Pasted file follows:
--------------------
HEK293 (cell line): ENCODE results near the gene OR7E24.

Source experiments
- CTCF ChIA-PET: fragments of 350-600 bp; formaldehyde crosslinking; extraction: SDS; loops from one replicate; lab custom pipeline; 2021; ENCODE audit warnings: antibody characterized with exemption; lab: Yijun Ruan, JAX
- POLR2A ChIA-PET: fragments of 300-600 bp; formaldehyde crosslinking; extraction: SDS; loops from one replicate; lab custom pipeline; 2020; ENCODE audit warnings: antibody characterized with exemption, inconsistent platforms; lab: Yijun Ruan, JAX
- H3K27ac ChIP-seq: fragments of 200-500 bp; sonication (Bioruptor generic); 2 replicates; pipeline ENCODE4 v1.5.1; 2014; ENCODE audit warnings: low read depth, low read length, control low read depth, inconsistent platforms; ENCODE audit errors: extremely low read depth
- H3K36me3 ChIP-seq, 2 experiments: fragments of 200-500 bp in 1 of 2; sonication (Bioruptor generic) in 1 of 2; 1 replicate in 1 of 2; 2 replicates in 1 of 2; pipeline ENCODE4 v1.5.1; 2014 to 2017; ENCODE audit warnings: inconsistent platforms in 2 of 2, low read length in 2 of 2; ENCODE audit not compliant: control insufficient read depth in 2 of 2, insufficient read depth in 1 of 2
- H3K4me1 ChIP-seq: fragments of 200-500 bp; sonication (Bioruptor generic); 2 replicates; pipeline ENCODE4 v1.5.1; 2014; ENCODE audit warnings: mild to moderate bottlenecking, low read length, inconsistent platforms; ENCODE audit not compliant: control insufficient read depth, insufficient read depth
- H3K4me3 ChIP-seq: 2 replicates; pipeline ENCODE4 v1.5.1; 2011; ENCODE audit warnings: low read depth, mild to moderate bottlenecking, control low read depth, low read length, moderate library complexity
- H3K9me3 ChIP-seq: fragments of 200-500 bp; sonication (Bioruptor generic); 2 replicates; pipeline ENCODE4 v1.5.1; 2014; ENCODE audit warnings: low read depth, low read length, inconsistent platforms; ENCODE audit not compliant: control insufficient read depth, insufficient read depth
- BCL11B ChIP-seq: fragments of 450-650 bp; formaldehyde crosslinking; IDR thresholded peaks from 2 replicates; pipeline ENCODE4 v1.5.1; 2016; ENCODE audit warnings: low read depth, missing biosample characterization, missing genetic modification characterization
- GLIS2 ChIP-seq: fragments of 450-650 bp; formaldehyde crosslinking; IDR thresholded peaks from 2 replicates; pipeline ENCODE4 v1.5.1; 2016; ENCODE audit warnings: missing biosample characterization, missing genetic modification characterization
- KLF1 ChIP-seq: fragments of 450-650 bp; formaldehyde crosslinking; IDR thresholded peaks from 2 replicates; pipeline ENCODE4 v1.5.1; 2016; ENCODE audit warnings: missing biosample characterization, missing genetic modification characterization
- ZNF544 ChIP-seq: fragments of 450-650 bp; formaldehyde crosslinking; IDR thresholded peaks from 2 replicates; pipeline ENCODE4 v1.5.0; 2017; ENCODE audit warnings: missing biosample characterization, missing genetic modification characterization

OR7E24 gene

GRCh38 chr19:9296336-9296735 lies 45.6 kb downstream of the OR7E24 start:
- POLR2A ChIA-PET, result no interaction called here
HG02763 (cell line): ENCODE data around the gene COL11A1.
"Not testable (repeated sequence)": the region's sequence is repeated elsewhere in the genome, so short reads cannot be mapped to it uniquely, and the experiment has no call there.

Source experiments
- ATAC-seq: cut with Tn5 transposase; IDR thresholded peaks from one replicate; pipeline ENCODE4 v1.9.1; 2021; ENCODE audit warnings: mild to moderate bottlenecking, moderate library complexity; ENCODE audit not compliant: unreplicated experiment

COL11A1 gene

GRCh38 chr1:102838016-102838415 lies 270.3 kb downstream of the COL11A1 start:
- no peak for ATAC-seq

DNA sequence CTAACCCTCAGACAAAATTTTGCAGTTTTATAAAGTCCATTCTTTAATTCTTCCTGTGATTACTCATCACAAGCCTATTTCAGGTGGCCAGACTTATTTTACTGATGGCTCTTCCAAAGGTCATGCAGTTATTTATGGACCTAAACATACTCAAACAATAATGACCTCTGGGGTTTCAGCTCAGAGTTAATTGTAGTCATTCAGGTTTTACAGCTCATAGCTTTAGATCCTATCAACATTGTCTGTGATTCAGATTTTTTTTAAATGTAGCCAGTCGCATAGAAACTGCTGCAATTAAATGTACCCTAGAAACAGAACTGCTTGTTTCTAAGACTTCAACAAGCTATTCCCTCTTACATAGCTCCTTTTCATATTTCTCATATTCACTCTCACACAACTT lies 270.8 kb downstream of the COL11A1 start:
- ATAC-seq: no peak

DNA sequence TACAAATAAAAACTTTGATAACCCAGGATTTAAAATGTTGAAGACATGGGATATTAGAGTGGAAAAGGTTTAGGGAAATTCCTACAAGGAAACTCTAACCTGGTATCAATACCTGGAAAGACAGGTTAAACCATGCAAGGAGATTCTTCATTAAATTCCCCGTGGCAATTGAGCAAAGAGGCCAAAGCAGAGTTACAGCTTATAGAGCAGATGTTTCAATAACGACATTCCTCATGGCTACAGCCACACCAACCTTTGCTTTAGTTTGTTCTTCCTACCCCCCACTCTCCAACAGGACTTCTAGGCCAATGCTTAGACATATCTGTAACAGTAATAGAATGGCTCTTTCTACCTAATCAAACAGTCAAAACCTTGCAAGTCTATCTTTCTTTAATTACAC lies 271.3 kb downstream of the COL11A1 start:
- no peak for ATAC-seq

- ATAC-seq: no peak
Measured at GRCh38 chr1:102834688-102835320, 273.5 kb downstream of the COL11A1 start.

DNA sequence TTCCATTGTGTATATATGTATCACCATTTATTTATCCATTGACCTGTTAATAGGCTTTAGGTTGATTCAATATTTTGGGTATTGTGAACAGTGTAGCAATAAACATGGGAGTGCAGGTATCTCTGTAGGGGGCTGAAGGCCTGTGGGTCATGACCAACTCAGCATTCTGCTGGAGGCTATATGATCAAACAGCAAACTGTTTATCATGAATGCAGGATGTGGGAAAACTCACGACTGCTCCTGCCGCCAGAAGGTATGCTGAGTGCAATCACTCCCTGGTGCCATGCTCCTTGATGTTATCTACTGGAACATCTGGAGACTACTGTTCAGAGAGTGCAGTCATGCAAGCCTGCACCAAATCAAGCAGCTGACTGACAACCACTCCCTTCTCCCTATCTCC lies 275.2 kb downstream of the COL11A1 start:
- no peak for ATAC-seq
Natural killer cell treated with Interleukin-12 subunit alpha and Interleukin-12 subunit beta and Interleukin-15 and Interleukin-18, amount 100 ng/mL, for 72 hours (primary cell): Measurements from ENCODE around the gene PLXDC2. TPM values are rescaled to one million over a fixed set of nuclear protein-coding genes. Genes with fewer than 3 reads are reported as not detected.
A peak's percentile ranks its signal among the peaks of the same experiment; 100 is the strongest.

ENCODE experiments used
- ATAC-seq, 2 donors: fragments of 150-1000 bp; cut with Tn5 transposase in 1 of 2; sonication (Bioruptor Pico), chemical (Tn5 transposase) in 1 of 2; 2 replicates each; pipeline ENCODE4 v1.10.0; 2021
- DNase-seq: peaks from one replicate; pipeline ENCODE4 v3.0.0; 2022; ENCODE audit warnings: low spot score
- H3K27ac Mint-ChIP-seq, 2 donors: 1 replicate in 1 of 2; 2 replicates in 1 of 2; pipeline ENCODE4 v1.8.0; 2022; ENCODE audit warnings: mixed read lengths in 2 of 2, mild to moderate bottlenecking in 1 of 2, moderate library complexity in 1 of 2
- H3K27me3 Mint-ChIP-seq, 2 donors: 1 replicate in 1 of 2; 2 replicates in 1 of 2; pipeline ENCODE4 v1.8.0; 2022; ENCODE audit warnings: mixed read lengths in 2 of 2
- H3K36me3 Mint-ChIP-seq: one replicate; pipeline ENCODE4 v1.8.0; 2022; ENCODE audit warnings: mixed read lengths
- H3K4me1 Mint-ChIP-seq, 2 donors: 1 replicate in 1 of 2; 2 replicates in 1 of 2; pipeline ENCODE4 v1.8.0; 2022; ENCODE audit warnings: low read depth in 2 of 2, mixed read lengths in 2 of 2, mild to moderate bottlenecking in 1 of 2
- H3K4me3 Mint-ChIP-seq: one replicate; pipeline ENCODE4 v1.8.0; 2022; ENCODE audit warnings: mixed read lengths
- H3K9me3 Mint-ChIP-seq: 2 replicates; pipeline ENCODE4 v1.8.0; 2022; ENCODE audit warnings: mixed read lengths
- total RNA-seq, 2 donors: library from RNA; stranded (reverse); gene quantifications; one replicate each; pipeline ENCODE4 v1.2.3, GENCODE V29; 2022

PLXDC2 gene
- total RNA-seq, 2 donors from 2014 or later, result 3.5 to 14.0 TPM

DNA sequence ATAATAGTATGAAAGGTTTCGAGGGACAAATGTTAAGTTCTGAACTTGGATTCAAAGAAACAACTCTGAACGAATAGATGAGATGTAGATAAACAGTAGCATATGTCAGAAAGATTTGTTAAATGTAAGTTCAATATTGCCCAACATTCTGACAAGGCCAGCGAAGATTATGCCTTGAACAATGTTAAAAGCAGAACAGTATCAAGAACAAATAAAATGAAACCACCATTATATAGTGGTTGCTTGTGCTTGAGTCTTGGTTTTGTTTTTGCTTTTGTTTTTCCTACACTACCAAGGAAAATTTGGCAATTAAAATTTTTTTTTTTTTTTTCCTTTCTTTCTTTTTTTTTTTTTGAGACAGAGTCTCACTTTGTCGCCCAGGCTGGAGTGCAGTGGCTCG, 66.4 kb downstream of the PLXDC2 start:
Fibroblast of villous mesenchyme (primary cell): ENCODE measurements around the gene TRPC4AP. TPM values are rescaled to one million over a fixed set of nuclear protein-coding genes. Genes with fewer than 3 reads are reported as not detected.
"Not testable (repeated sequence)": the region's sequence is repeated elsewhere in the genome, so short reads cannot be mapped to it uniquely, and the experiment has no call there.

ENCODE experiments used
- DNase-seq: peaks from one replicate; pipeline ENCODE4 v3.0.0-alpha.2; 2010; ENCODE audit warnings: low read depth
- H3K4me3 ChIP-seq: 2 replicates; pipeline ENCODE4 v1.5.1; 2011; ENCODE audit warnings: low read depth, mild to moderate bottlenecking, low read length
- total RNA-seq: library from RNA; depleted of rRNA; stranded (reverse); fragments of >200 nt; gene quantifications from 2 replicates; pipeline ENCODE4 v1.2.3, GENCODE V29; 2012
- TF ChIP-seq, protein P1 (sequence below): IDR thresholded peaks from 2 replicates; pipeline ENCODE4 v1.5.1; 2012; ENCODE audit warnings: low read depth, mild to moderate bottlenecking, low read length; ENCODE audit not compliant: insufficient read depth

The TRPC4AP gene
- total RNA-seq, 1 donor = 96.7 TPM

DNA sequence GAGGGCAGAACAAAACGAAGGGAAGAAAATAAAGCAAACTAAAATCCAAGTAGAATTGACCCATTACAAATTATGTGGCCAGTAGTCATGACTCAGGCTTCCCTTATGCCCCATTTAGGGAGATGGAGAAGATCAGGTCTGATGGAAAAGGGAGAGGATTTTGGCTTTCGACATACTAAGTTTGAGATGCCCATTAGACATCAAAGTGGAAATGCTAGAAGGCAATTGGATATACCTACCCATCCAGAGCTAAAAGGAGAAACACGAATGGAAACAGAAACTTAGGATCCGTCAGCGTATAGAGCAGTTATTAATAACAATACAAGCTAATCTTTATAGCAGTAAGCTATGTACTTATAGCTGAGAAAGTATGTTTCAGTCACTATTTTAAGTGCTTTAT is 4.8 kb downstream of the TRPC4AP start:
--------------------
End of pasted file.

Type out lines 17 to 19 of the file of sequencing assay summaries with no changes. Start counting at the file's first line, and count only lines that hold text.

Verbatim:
HG02763 (cell line): ENCODE data around the gene COL11A1.
"Not testable (repeated sequence)": the region's sequence is repeated elsewhere in the genome, so short reads cannot be mapped to it uniquely, and the experiment has no call there.

Source experiments